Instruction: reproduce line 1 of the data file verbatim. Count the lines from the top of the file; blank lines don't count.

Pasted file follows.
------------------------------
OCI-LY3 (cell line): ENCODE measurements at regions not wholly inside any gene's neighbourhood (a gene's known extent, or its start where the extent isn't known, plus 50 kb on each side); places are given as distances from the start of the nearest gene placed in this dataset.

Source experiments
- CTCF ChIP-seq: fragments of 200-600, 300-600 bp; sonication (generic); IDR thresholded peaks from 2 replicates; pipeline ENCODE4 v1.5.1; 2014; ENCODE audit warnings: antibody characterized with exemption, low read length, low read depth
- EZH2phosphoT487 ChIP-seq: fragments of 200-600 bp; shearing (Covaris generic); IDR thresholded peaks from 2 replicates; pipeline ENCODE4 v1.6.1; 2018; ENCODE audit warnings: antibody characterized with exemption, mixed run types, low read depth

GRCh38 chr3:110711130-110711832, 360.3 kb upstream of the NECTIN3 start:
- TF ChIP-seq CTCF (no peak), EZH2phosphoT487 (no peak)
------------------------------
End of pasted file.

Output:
OCI-LY3 (cell line): ENCODE measurements at regions not wholly inside any gene's neighbourhood (a gene's known extent, or its start where the extent isn't known, plus 50 kb on each side); places are given as distances from the start of the nearest gene placed in this dataset.